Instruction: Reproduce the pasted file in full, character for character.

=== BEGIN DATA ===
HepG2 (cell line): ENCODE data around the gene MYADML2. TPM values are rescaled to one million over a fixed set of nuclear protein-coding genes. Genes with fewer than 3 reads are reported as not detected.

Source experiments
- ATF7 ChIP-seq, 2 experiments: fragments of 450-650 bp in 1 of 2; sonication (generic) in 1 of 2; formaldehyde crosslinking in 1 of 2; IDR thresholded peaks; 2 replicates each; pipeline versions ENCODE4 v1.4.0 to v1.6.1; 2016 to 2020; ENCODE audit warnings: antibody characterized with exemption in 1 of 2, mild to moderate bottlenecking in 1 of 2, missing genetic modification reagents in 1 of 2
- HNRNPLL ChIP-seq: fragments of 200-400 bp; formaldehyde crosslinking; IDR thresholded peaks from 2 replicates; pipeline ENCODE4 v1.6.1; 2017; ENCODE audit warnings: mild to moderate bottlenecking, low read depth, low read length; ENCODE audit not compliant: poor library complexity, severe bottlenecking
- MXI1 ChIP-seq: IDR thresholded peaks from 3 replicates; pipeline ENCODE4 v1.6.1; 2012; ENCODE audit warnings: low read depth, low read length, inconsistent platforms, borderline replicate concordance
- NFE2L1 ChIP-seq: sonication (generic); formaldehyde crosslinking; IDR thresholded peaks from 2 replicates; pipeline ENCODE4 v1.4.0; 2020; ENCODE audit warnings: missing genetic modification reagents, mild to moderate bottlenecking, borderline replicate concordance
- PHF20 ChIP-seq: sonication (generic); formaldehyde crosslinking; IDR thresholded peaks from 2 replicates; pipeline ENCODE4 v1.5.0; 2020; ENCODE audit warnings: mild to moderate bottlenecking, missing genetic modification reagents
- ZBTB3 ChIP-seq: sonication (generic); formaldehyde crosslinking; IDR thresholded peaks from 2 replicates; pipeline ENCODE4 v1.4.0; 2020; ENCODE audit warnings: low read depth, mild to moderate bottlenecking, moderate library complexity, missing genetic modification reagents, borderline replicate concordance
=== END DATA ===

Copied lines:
HepG2 (cell line): ENCODE data around the gene MYADML2. TPM values are rescaled to one million over a fixed set of nuclear protein-coding genes. Genes with fewer than 3 reads are reported as not detected.

Source experiments
- ATF7 ChIP-seq, 2 experiments: fragments of 450-650 bp in 1 of 2; sonication (generic) in 1 of 2; formaldehyde crosslinking in 1 of 2; IDR thresholded peaks; 2 replicates each; pipeline versions ENCODE4 v1.4.0 to v1.6.1; 2016 to 2020; ENCODE audit warnings: antibody characterized with exemption in 1 of 2, mild to moderate bottlenecking in 1 of 2, missing genetic modification reagents in 1 of 2
- HNRNPLL ChIP-seq: fragments of 200-400 bp; formaldehyde crosslinking; IDR thresholded peaks from 2 replicates; pipeline ENCODE4 v1.6.1; 2017; ENCODE audit warnings: mild to moderate bottlenecking, low read depth, low read length; ENCODE audit not compliant: poor library complexity, severe bottlenecking
- MXI1 ChIP-seq: IDR thresholded peaks from 3 replicates; pipeline ENCODE4 v1.6.1; 2012; ENCODE audit warnings: low read depth, low read length, inconsistent platforms, borderline replicate concordance
- NFE2L1 ChIP-seq: sonication (generic); formaldehyde crosslinking; IDR thresholded peaks from 2 replicates; pipeline ENCODE4 v1.4.0; 2020; ENCODE audit warnings: missing genetic modification reagents, mild to moderate bottlenecking, borderline replicate concordance
- PHF20 ChIP-seq: sonication (generic); formaldehyde crosslinking; IDR thresholded peaks from 2 replicates; pipeline ENCODE4 v1.5.0; 2020; ENCODE audit warnings: mild to moderate bottlenecking, missing genetic modification reagents
- ZBTB3 ChIP-seq: sonication (generic); formaldehyde crosslinking; IDR thresholded peaks from 2 replicates; pipeline ENCODE4 v1.4.0; 2020; ENCODE audit warnings: low read depth, mild to moderate bottlenecking, moderate library complexity, missing genetic modification reagents, borderline replicate concordance